All communities receiving HUD funding are required to maintain a data collection software system.  We developed Horizon to provide client level information to the 60 participating agencies and aggregate data to HUD and the Oklahoma City and Norman communities on the  needs of homeless individuals, the use of services provided by the participating agencies, the progress of individuals and to enable sharing of information among agencies to enhance and provide continuity of care.  We converted the Horizon system to ServicePoint in 2014 and continue to provide support and training on the use of the system for the agency users and work with City of Oklahoma City and HUD staff to ensure reporting is adequate for their needs to leverage funding sources and comply with funding requirements.  SerpvicePoint provides additional capabilities for data sharing and custom reporting than was ever possible in previous efforts.   You can visit the OKC HMIS website www.okchmis.com.
Population Served Homeless
Program Short-term SuccessHelpDescription of short-term achievement(s) or improvement(s) that will result from this program. Increasing the number of agencies using the Horizon system and the usefulness of the data available to meet the needs of City Planning as well as the agencies themselves to meet their internal program assessment effectiveness and plan for their own future needs.  There are currently 60 agencies using the program to support the reporting and outcome measurement needs of 164 programs.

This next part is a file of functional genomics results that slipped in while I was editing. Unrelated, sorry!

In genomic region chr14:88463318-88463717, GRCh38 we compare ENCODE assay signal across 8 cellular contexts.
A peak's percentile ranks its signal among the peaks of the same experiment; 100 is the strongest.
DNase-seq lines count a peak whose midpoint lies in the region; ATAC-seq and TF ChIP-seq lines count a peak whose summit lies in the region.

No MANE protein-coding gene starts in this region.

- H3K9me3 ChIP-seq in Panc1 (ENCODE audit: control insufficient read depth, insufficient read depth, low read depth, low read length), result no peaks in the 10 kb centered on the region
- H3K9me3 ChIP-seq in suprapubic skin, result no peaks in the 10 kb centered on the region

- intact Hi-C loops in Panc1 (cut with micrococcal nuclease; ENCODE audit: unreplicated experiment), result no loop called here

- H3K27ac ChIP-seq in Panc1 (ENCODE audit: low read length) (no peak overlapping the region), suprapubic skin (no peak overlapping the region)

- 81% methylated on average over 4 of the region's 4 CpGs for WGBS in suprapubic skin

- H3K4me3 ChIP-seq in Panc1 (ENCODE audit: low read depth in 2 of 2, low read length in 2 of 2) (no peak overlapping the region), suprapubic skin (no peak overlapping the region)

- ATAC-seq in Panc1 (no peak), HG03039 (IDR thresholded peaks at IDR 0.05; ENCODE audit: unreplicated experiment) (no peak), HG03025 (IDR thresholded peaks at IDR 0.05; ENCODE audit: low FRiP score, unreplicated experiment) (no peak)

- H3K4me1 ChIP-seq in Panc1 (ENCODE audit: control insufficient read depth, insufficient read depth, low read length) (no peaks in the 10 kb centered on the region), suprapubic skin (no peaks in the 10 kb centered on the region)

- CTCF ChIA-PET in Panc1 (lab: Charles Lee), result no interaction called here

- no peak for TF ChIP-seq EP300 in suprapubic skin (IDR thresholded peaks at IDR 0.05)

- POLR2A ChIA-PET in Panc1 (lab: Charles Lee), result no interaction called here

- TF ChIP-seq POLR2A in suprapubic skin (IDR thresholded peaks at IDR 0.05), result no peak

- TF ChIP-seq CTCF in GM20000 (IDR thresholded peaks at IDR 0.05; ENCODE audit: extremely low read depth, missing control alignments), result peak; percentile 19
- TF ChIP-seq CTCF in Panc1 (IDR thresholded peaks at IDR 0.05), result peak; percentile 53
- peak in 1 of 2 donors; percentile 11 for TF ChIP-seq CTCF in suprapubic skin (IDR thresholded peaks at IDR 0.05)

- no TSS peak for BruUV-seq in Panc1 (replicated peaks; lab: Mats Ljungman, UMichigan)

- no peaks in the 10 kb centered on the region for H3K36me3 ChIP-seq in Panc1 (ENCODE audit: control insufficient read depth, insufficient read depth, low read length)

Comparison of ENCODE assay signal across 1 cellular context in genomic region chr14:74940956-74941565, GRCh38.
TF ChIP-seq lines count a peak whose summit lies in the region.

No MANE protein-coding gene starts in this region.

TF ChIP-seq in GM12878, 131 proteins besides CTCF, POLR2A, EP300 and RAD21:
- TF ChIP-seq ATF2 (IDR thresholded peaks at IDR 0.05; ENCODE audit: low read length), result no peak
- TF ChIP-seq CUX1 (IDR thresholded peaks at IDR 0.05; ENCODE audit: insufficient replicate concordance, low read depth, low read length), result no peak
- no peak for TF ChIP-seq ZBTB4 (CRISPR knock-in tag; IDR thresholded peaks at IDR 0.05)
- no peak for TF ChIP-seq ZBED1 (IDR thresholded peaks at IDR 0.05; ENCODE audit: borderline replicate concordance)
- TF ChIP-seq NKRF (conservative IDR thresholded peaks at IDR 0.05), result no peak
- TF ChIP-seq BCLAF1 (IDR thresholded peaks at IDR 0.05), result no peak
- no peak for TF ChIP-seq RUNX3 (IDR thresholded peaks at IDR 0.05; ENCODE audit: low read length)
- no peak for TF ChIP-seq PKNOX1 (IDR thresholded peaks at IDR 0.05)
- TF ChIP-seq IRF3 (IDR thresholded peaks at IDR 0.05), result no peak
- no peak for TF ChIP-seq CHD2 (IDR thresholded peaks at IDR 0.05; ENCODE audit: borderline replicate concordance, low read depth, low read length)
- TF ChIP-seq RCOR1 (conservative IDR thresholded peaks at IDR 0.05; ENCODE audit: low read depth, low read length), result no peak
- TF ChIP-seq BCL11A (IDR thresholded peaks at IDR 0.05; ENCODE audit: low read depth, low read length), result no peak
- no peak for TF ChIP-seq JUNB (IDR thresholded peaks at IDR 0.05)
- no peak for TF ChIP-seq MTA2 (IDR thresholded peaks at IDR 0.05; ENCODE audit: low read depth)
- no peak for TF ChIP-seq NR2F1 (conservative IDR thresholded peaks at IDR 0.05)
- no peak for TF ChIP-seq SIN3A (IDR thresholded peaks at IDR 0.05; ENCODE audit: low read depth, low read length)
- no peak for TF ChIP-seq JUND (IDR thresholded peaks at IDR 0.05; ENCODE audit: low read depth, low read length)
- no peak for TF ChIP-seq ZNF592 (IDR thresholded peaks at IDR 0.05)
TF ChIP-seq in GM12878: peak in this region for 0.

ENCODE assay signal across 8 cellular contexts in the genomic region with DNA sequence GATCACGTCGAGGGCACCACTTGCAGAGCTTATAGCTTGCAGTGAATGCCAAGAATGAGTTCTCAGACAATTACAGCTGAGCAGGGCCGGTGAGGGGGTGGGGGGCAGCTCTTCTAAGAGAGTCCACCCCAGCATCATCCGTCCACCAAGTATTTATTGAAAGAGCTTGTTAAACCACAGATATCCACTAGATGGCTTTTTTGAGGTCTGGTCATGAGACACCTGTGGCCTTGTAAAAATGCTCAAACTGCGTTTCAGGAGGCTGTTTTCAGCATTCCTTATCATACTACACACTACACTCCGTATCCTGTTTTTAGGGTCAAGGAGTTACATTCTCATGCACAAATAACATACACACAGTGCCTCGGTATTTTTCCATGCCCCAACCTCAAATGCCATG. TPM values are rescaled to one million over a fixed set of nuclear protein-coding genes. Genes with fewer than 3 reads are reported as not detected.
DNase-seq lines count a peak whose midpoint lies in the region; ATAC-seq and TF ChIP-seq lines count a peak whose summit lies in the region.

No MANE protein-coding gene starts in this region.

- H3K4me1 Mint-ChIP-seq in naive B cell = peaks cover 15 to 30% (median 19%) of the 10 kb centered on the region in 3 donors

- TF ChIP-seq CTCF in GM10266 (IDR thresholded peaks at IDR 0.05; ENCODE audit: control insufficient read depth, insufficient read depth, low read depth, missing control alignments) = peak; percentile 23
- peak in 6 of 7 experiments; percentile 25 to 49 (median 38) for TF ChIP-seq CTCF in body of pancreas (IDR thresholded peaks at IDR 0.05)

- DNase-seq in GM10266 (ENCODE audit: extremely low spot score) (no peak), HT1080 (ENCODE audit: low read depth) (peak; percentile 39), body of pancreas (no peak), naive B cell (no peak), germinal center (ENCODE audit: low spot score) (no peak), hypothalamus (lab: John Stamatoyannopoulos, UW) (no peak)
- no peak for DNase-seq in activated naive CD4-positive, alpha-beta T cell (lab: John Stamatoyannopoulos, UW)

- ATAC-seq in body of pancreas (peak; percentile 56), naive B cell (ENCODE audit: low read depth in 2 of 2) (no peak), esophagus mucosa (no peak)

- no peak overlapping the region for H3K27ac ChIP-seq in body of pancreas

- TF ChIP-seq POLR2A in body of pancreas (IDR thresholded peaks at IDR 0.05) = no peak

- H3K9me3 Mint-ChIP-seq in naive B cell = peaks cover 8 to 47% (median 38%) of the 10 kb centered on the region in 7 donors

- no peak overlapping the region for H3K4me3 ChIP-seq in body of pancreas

Program Long-term SuccessHelpDescription of the ultimate change(s) that will result from this program. This may be far into the future or represent an ideal state. All OKC programs serving the homeless will enter data on real time basis so aggregate data can be easily obtained to identify needs and trends so we can better prepare for and meet the needs of the community's homeless.  Each agency will be able to share information within their agency and with other agencies, when appropriate, to enable our community to spend more time serving client needs and less time on data entry and identify best practices and outcomes to further enhance their services.